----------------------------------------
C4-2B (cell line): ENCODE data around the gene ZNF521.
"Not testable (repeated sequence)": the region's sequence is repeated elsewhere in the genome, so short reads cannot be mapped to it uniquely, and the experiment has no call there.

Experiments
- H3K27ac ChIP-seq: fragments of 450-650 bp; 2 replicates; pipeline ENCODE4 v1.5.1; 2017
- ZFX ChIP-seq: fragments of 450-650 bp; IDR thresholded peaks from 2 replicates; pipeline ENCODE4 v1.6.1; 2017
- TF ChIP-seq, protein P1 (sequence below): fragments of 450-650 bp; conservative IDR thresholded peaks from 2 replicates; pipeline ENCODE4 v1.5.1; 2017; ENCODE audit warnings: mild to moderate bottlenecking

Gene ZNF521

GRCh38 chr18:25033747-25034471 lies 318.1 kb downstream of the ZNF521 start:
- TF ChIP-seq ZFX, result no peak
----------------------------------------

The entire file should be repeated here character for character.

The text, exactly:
C4-2B (cell line): ENCODE data around the gene ZNF521.
"Not testable (repeated sequence)": the region's sequence is repeated elsewhere in the genome, so short reads cannot be mapped to it uniquely, and the experiment has no call there.

Experiments
- H3K27ac ChIP-seq: fragments of 450-650 bp; 2 replicates; pipeline ENCODE4 v1.5.1; 2017
- ZFX ChIP-seq: fragments of 450-650 bp; IDR thresholded peaks from 2 replicates; pipeline ENCODE4 v1.6.1; 2017
- TF ChIP-seq, protein P1 (sequence below): fragments of 450-650 bp; conservative IDR thresholded peaks from 2 replicates; pipeline ENCODE4 v1.5.1; 2017; ENCODE audit warnings: mild to moderate bottlenecking

Gene ZNF521

GRCh38 chr18:25033747-25034471 lies 318.1 kb downstream of the ZNF521 start:
- TF ChIP-seq ZFX, result no peak